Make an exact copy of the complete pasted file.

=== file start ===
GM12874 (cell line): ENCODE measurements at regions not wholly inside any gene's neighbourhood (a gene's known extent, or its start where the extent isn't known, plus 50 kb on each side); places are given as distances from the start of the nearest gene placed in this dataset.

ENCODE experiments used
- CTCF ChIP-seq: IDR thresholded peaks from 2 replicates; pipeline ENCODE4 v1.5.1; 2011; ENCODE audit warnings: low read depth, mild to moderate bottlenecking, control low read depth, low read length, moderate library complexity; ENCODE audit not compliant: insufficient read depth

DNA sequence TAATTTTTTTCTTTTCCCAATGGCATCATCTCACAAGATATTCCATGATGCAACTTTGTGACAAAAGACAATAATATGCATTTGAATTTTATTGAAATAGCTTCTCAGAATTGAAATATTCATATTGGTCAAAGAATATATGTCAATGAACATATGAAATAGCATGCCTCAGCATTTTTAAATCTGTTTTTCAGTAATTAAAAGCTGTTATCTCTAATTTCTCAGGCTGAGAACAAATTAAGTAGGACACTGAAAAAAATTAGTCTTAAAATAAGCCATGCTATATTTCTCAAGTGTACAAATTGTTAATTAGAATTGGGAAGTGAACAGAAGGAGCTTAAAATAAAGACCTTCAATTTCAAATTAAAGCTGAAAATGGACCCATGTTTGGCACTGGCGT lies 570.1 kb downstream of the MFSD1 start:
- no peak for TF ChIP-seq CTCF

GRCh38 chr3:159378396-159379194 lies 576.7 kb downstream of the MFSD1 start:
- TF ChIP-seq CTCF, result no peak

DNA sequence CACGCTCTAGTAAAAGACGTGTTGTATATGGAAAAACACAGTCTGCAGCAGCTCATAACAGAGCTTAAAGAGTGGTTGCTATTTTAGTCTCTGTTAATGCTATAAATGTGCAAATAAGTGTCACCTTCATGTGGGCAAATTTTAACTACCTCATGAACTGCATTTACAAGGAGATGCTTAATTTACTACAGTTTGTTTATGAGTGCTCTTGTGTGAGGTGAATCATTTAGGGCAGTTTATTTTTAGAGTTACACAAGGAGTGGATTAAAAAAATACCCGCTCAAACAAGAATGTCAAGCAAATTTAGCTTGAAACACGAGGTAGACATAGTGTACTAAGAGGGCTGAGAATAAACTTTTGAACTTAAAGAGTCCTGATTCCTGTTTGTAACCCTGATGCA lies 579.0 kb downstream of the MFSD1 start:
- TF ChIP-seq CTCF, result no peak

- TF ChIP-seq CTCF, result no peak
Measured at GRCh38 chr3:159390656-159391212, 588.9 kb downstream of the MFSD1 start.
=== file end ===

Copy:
GM12874 (cell line): ENCODE measurements at regions not wholly inside any gene's neighbourhood (a gene's known extent, or its start where the extent isn't known, plus 50 kb on each side); places are given as distances from the start of the nearest gene placed in this dataset.

ENCODE experiments used
- CTCF ChIP-seq: IDR thresholded peaks from 2 replicates; pipeline ENCODE4 v1.5.1; 2011; ENCODE audit warnings: low read depth, mild to moderate bottlenecking, control low read depth, low read length, moderate library complexity; ENCODE audit not compliant: insufficient read depth

DNA sequence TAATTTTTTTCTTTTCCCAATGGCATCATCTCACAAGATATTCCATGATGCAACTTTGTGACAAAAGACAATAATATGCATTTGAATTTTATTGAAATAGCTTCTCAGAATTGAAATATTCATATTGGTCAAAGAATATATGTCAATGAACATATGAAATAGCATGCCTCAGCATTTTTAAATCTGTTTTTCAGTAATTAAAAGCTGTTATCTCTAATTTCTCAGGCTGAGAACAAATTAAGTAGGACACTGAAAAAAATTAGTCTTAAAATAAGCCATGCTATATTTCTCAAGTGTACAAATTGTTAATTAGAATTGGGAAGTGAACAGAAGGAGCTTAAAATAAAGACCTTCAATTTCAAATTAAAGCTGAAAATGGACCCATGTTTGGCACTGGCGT lies 570.1 kb downstream of the MFSD1 start:
- no peak for TF ChIP-seq CTCF

GRCh38 chr3:159378396-159379194 lies 576.7 kb downstream of the MFSD1 start:
- TF ChIP-seq CTCF, result no peak

DNA sequence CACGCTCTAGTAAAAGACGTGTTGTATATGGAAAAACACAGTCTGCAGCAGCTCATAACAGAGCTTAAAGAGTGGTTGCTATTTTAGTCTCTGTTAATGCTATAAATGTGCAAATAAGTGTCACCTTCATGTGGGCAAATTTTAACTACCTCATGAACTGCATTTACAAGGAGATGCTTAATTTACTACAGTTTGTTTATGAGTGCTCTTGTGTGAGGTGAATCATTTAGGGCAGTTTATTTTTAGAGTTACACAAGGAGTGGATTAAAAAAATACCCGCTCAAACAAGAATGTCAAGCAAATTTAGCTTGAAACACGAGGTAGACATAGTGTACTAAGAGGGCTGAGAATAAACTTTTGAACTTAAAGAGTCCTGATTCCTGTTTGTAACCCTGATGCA lies 579.0 kb downstream of the MFSD1 start:
- TF ChIP-seq CTCF, result no peak

- TF ChIP-seq CTCF, result no peak
Measured at GRCh38 chr3:159390656-159391212, 588.9 kb downstream of the MFSD1 start.